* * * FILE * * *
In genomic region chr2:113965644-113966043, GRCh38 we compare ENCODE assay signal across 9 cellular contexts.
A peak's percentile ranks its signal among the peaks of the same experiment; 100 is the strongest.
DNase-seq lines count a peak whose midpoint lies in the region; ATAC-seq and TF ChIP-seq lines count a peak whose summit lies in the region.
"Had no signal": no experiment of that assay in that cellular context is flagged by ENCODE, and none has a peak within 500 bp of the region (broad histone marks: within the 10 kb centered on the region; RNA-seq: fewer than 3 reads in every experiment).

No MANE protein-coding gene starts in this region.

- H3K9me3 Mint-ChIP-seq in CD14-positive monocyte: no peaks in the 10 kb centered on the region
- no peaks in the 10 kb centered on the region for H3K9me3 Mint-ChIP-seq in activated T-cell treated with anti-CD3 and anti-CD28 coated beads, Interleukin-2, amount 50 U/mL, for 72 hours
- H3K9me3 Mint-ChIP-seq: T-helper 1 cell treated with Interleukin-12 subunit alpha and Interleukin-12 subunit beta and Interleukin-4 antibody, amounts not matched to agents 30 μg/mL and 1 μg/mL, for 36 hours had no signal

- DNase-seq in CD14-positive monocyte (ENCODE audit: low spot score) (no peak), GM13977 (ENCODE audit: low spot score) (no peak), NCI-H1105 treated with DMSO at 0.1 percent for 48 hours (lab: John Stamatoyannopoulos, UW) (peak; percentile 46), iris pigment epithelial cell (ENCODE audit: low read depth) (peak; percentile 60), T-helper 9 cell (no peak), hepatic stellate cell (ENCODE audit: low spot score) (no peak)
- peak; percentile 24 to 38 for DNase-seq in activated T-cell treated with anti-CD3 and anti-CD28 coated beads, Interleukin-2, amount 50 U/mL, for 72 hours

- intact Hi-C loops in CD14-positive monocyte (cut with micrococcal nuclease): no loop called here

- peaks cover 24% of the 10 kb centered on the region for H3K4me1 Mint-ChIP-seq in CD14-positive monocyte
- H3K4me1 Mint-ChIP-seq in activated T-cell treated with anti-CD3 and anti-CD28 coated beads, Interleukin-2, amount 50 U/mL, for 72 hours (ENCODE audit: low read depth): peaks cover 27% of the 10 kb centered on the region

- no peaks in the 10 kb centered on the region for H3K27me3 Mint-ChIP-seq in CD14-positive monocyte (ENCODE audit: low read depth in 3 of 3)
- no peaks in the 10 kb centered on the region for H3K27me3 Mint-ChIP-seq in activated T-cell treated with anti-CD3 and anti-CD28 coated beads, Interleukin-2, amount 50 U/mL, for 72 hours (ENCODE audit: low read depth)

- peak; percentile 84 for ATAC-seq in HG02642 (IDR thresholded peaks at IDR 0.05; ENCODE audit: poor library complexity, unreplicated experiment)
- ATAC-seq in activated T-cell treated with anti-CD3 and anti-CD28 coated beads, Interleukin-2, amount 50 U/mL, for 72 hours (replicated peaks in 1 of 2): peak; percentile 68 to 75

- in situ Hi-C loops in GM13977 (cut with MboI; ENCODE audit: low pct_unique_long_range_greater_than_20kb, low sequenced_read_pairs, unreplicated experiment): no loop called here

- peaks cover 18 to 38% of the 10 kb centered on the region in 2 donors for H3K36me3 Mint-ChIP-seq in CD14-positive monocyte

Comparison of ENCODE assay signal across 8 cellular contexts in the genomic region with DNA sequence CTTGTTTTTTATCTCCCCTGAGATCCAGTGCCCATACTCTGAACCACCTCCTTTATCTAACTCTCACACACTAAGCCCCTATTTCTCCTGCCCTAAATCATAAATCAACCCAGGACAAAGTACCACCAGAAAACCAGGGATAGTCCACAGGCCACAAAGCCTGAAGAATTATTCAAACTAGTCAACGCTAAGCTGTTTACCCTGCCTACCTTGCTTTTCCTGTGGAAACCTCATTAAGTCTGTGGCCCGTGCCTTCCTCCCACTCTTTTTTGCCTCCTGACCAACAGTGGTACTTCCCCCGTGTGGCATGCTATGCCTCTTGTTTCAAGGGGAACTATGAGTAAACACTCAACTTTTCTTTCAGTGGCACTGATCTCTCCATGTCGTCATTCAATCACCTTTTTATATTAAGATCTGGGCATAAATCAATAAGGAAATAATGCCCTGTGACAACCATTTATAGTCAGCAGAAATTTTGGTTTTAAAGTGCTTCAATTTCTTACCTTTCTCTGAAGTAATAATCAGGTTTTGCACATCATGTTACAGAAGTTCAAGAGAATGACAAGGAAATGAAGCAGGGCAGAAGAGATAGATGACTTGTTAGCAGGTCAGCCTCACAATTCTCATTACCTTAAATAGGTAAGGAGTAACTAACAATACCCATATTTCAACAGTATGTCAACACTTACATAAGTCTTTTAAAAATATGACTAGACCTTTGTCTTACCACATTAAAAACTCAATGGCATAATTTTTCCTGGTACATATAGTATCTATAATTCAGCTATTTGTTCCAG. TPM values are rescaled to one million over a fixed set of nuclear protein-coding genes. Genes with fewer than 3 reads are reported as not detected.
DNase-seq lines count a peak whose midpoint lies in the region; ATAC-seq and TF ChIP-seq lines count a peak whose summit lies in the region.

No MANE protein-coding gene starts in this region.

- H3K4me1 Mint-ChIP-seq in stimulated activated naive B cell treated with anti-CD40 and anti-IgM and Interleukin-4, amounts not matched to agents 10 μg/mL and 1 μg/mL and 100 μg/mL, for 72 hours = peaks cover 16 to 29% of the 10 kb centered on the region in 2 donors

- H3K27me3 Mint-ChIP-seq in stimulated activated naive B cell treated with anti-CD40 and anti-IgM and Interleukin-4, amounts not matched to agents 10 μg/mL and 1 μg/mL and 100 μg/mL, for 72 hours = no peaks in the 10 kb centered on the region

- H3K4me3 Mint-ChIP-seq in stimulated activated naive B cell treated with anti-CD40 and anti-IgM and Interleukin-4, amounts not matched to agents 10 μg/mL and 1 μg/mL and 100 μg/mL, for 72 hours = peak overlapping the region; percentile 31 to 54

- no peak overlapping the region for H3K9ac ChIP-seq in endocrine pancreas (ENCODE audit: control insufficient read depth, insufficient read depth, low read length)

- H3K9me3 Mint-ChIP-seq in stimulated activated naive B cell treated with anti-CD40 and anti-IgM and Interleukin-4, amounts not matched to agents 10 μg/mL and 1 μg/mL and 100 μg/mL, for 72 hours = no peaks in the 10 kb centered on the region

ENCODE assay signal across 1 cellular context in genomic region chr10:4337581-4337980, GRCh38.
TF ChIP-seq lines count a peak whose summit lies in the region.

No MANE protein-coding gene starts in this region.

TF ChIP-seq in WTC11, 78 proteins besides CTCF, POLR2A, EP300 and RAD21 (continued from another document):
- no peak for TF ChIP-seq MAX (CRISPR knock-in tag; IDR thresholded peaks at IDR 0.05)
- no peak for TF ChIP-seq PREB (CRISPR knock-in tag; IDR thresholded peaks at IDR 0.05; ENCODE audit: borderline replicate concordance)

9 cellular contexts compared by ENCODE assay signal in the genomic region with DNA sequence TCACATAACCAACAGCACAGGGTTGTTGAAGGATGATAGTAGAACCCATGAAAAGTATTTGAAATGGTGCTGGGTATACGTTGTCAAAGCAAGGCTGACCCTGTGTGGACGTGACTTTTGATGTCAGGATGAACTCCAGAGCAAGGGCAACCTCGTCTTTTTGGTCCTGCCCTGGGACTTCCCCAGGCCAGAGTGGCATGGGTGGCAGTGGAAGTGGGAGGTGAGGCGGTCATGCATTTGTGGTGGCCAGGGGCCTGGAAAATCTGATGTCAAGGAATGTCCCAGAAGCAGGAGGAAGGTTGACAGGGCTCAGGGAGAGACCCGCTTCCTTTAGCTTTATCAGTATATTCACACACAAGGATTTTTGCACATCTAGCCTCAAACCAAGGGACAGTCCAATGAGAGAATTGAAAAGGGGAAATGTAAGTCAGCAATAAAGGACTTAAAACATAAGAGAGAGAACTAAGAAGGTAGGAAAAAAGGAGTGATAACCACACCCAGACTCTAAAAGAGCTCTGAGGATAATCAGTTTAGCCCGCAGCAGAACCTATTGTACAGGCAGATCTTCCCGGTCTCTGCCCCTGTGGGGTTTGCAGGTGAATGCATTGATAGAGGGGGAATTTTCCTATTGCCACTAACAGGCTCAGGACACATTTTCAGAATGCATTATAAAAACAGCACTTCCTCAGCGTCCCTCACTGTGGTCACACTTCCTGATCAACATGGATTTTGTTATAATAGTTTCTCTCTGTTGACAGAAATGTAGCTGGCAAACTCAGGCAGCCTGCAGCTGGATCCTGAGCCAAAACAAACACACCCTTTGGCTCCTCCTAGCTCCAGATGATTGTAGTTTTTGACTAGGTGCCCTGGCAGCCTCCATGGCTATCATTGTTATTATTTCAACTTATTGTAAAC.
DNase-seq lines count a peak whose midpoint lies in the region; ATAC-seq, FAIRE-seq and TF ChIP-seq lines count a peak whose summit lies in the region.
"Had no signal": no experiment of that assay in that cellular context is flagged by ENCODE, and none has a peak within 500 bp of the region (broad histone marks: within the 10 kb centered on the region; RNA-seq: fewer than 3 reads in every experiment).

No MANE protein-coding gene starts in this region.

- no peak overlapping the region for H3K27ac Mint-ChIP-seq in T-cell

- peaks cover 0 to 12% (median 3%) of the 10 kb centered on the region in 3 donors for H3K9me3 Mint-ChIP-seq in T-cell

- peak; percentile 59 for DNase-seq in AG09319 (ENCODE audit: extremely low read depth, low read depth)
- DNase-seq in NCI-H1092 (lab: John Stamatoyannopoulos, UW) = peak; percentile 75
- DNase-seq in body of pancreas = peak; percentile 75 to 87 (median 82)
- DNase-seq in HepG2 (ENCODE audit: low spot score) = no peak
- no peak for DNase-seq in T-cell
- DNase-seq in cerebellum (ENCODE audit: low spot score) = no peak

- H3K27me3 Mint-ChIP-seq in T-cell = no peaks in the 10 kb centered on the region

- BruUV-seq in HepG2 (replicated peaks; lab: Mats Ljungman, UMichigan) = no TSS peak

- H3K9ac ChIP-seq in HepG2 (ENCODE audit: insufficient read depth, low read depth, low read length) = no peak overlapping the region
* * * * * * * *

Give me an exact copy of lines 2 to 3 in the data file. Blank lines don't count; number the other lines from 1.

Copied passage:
A peak's percentile ranks its signal among the peaks of the same experiment; 100 is the strongest.
DNase-seq lines count a peak whose midpoint lies in the region; ATAC-seq and TF ChIP-seq lines count a peak whose summit lies in the region.